It marked the second time in two days that a federal official has expressed concern about the chaotic developments at the company, coming less than 24 hours after President Biden said Musk’s relationships with other countries deserved scrutiny.
The agency said that it was “tracking the developments at Twitter with deep concern” and that it was prepared to take action to ensure the company was complying with a settlement known as a consent order, which requires Twitter to comply with certain privacy and security requirements because of allegations of past data misuse.
Twitter was first put under a consent order in 2011 and it agreed to a new order earlier this year. If the FTC finds Twitter is not complying with that order, it could fine the company hundreds of millions of dollars, potentially damaging the company’s already precarious financial state.
The FTC is the only government agency that could act through its consent decrees as a check on Musk, whose first two weeks at the helm of Twitter have been chaotic. The federal government has only limited oversight of social media companies, but the FTC has used its oversight of consumer protection and competition to establish itself as the country’s top data privacy regulator. The agency has used consent orders to hold some of the country’s largest tech companies, including Google, Facebook, and Snap, accountable for alleged privacy missteps. In 2019, the agency reached a $5 billion settlement with Facebook for its alleged violation of a prior order.
I wondered if there were a deadpool on Twitter...
Even with Chicago's 1,642 judges on the ballot ("Shall NERDLY McSNOOD be retained as a circuit court judge in Cook County?"), I still got in and out of my polling place in about 15 minutes. It helped that the various bar associations only gave "not recommended" marks to two of them, which still left 1,640 little "yes" ovals to fill in.
Meanwhile, in the rest of the world...
Finally, Chicago gets a new brewery taproom on Thursday when Hop Butcher to the World opens in Half Acre's former Lincoln Avenue space, just over 2 km from my house. Cassie and I might find out on Saturday whether they let dogs in, assuming the forecast holds. (And there it is: a post that literally checks all the boxes for Daily Parker categories!)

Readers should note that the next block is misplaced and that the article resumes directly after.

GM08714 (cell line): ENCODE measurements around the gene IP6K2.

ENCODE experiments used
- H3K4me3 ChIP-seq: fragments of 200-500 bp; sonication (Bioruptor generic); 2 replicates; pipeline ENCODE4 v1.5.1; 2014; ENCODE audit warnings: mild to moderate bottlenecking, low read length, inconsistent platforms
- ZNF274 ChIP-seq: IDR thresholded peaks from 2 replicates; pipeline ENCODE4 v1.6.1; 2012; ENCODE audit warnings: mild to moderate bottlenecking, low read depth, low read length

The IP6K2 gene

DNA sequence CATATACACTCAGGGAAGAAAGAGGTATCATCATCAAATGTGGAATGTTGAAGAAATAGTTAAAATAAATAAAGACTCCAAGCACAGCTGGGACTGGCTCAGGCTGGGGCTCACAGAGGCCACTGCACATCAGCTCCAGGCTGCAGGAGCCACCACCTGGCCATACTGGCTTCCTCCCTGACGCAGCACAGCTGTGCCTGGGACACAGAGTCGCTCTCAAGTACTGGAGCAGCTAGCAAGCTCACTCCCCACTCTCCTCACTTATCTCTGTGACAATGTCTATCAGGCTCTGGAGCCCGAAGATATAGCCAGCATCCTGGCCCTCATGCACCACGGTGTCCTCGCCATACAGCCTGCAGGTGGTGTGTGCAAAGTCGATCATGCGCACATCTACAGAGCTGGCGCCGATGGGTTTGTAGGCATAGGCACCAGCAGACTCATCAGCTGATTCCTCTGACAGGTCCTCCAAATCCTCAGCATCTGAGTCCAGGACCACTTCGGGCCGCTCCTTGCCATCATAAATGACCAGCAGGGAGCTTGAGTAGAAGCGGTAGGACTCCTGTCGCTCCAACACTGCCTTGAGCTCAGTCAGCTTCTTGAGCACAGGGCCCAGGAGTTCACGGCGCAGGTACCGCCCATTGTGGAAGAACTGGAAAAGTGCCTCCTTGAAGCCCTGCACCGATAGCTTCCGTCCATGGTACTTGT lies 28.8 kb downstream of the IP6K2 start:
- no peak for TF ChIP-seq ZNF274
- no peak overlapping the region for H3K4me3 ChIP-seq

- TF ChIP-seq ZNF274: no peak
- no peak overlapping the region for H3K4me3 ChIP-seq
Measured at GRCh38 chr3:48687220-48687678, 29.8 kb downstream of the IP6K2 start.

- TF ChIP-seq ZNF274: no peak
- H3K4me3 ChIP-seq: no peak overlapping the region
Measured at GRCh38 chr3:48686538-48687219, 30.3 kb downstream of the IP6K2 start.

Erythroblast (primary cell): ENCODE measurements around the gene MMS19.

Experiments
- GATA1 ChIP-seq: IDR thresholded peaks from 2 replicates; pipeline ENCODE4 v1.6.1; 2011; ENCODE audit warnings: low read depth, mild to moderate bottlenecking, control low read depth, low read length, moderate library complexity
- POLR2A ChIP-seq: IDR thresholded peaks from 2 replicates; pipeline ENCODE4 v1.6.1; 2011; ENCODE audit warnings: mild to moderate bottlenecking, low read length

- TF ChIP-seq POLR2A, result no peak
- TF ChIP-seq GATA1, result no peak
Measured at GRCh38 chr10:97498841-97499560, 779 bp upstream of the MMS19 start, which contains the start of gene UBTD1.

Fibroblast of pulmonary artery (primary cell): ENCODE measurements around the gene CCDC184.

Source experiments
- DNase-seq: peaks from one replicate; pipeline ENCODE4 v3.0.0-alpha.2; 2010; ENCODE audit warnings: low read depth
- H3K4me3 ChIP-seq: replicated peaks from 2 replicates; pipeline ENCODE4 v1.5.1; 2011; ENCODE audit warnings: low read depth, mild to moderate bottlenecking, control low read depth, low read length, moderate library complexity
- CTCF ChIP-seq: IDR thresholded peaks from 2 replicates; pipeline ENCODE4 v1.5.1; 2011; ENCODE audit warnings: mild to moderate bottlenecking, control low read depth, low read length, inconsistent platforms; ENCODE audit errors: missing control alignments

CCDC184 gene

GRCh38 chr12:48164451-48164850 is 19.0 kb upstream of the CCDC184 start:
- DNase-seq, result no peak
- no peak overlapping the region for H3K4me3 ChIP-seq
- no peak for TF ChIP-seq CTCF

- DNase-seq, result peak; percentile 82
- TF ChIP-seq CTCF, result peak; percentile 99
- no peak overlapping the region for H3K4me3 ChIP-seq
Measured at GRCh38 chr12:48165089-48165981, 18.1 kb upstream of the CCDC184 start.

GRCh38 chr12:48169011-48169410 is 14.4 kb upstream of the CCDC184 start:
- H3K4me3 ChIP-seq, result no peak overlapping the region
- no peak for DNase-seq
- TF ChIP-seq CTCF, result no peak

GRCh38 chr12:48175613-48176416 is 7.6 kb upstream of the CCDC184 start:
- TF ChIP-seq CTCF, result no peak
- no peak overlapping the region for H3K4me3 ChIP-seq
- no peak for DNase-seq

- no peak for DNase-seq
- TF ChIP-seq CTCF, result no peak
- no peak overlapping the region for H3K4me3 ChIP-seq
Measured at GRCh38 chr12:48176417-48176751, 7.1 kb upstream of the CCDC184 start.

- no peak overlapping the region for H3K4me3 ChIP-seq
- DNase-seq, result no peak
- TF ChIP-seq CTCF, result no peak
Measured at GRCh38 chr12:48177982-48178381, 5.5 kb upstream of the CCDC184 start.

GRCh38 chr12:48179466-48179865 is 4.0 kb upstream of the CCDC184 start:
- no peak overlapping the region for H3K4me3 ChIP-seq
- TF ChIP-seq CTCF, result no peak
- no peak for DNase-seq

I'm running all 538 unit tests in my real job's application right now after updating all the NuGet packages. This is why I like automated testing: if one of the updated packages broke anything, tests will fail, and I can fix the affected code. (So far they've all passed.)
This comes after a major demo this morning, and a new feature that will consume the rest of the sprint, which ends next Monday. Oh, and I have two opera rehearsals this week. Plus I have to vote tomorrow, which could take 15 minutes or two hours.
So it's not likely I'll have time to read all of these:
Regardless, I'm setting an alarm for just past 4am to see the total lunar eclipse tonight. NOAA predicts 17% sky cover, so I should get a good view of it. Unless I go back to sleep.
I'm so close to being completely unpacked (except for the books I plan to put on the bookshelves that I plan to have built), and yet I'm stymied by trivial things. At the moment, I would really like to sit on the couch with Cassie and watch TV. And I could, even though the guys won't come to mount the TV on the wall until the 15th, because people get paid fair wages these days.
No, I'm stymied by the lack of a single 2-meter HDMI cable. I could at least have video and sound with one of those. So for $26 I ordered three 2-meter cables, which should arrive tomorrow, and which should at least allow me to watch something for the first time in over two weeks.
I like being moved, but I really hate moving.